Egypt has announced its intention to build several nuclear power plants.
President Hosni Mubarak announced live on national television that Egypt was building the power stations to diversify Egypt's energy resources and preserve the country's oil and gas for future generations.And Egypt isn't the only nation looking to safeguard its natural resource reserve as a foreign currency maker.
"Energy security is a major part of building the future for this country and an integral part of Egypt's national security system," Mubarak said at a ceremony inaugurating the second phase of construction of an electrical power plant north of Cairo.
Jordan, Turkey and several Gulf Arab countries also have announced that they are interested in developing nuclear power programs, and Yemen's government in September signed an agreement with Houston-based Powered Corporation to build civilian nuclear plants over the next 10 years.The Bush administration are just fine with all this.
The U.S. State Department said Washington would not object to Egypt's program as long as it respects the Nuclear Nonproliferation Treaty and the rules of the International Atomic Energy Agency.Other countries that pursue non-peaceful nuclear weapons programs under a shroud of secrecy and in flagrant disregard for for international co-operation on non-proliferation - like say, Israel, Pakistan and India - well, the Bush administration are just fine with them too. Even if your human rights record is atrocious. Even if you have a record of launching premeditated and unwarranted attacks on your neighbours. Even if, like Pakistan, you happen to be the world's largest exporter of nuclear proliferation and world's largest state backer of terrorist groups.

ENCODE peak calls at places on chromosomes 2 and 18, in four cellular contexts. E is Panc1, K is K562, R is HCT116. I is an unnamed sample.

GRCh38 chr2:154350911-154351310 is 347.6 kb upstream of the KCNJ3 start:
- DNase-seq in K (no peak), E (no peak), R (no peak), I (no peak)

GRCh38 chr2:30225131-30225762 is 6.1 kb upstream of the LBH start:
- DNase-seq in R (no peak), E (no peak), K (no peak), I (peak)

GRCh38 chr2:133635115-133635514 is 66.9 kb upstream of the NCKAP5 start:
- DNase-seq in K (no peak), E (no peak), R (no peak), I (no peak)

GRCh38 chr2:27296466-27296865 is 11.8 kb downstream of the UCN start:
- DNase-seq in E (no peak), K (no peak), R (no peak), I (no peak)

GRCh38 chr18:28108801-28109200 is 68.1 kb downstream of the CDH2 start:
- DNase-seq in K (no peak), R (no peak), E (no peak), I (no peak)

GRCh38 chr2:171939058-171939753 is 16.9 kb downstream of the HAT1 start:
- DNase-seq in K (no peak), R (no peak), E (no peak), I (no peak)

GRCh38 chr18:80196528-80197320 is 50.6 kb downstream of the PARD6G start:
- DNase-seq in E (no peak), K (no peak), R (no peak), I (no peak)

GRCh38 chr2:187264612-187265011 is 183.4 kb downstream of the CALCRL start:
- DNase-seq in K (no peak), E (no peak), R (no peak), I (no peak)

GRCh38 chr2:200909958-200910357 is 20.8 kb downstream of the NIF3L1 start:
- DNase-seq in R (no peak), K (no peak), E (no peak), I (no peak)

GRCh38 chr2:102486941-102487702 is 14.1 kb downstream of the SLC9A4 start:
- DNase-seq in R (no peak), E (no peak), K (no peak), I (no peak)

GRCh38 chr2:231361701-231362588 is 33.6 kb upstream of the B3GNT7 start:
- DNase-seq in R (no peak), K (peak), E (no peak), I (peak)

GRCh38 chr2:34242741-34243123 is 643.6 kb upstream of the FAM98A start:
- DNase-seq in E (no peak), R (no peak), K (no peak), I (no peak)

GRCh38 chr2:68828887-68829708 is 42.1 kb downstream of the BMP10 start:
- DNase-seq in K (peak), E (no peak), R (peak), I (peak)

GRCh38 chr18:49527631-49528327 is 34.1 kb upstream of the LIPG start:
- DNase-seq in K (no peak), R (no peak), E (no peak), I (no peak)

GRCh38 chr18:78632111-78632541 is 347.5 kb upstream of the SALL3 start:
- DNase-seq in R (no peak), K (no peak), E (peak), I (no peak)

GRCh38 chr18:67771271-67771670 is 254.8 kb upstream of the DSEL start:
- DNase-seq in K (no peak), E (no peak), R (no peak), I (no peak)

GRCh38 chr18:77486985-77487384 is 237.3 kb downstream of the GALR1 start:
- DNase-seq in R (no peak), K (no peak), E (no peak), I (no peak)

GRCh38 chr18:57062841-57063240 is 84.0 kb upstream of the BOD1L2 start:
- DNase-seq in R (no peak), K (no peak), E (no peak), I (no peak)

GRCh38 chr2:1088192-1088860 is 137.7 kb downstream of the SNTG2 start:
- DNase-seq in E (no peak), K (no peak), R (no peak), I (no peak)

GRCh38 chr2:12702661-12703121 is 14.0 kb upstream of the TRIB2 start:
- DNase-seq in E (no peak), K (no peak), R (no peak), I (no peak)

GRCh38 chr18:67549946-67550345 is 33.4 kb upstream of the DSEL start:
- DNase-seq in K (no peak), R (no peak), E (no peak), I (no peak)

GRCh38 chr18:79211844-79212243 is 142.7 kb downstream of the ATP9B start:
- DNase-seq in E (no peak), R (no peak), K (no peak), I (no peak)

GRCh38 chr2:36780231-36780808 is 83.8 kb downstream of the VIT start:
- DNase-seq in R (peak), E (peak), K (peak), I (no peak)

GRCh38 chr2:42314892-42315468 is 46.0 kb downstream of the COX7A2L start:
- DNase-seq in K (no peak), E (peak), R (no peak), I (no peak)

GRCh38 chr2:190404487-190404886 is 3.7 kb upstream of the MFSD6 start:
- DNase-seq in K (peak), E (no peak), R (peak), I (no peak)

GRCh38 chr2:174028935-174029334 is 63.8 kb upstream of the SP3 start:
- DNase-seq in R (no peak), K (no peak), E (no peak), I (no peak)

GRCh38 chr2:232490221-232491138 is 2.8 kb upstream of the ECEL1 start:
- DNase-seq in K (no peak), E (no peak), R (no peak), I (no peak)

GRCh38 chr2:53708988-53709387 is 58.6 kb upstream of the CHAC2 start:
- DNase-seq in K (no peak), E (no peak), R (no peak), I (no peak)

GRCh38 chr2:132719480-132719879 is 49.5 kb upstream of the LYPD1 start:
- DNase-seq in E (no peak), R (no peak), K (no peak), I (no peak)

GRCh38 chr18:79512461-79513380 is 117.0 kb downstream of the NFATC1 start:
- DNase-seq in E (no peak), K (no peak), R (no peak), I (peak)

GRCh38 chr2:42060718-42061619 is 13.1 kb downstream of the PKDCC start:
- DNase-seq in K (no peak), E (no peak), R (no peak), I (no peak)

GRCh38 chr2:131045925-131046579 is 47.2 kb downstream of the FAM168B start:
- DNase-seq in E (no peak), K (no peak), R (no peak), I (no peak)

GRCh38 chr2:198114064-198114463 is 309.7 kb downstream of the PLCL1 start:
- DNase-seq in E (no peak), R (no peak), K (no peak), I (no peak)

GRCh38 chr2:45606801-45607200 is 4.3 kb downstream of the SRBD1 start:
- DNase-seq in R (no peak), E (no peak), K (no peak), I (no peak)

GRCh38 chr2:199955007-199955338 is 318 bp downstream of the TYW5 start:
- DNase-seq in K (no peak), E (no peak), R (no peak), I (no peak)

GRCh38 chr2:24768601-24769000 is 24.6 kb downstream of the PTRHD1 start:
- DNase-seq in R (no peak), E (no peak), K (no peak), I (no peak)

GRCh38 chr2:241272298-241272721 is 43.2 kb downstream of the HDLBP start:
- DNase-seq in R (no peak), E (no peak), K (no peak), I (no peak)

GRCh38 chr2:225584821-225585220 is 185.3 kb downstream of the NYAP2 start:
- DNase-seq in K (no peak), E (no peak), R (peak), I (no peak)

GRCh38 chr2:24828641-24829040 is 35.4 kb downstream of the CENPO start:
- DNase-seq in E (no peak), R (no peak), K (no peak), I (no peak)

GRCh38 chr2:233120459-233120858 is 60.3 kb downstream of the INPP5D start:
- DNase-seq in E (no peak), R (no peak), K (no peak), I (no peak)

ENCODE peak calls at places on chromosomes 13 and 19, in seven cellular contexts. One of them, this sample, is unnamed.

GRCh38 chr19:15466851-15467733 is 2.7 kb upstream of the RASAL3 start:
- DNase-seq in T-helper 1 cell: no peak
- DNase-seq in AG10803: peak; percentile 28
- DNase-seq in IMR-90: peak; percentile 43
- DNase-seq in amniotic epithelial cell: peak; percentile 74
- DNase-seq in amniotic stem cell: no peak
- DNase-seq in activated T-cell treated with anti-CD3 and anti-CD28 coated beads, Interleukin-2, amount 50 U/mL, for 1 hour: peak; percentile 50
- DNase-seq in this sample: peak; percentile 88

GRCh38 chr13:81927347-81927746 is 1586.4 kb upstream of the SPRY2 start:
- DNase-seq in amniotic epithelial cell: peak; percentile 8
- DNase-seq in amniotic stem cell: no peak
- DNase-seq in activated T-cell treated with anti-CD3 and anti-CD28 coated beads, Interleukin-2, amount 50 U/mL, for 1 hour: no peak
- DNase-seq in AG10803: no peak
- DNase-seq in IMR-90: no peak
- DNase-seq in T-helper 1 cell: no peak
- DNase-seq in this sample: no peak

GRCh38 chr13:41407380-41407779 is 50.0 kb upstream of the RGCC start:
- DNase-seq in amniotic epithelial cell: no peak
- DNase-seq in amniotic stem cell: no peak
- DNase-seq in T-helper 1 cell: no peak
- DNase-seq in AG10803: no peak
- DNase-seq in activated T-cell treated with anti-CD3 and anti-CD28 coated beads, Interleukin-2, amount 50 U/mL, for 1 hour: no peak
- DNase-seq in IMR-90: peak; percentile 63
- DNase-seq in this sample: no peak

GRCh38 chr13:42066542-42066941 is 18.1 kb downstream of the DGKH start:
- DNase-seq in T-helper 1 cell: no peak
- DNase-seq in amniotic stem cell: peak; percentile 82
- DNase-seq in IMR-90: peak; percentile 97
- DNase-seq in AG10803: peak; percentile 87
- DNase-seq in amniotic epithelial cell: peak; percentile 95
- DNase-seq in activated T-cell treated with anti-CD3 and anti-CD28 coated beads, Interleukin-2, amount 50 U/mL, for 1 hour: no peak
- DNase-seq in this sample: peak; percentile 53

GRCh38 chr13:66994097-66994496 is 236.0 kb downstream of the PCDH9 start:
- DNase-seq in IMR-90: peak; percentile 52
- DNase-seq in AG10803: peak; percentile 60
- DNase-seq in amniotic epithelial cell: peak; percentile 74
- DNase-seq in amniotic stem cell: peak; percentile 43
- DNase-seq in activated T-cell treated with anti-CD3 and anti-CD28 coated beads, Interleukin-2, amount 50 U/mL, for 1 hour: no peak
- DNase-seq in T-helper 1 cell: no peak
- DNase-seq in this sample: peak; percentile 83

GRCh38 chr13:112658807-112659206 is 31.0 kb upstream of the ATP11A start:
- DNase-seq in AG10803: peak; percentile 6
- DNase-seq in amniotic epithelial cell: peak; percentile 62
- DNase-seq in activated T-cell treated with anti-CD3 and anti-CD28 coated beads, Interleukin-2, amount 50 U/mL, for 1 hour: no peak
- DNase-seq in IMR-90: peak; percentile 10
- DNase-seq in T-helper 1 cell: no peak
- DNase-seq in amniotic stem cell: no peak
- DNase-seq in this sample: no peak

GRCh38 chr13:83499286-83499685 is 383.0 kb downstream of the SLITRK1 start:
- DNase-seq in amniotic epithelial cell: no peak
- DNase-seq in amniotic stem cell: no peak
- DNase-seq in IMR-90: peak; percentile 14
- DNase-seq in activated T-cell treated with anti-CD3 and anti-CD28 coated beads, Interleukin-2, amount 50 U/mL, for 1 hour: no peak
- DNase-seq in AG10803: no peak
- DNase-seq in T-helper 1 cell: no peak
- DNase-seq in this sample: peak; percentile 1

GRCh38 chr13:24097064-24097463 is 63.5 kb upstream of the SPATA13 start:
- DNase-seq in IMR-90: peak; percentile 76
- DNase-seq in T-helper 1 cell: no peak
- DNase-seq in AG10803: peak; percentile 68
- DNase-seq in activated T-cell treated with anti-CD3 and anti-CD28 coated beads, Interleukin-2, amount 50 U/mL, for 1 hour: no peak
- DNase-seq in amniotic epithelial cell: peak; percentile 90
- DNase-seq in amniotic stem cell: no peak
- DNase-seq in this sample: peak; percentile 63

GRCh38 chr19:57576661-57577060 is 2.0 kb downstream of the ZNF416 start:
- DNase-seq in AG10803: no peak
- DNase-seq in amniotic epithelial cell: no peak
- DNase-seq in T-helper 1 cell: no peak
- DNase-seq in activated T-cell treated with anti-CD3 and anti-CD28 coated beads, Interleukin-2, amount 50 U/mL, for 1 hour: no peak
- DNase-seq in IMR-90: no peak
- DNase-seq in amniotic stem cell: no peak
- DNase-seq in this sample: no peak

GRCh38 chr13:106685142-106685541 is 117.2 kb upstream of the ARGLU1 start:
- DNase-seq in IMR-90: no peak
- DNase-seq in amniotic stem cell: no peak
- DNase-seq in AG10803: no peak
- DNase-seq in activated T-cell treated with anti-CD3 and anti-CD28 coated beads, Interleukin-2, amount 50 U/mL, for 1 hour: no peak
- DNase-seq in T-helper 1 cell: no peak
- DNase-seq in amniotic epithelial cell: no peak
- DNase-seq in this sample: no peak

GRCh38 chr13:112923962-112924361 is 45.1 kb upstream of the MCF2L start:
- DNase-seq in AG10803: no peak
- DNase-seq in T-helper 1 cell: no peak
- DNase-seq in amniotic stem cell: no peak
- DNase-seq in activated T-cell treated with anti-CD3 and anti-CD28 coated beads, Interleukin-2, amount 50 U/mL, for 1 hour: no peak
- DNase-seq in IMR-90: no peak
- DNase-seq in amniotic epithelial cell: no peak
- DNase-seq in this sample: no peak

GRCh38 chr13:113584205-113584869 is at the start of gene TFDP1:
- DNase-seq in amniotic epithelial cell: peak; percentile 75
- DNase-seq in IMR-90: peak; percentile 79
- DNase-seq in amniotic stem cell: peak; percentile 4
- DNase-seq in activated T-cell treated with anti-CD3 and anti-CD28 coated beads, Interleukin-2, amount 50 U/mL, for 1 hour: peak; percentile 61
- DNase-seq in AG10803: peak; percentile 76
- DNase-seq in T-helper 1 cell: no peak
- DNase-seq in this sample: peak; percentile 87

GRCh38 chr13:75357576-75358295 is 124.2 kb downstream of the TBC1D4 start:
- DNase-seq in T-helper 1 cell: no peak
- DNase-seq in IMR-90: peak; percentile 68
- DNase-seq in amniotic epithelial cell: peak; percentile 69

"Countries that are members in good standing of the NPT and enter into agreements with IAEA regarding safeguards for peaceful nuclear energy, we have no problem with that," spokesman Sean McCormack told reporters. "Those states who want to pursue peaceful nuclear energy abiding by their international commitments, that's not a problem for us ... Those are countries that we can work with."
In fact, the only criterion for whether the US will object to your apparently peaceful seeking of nuclear power seems to be whether you're seen as "with the US" or 'against the US". American exceptionalism is the rule, not the exception.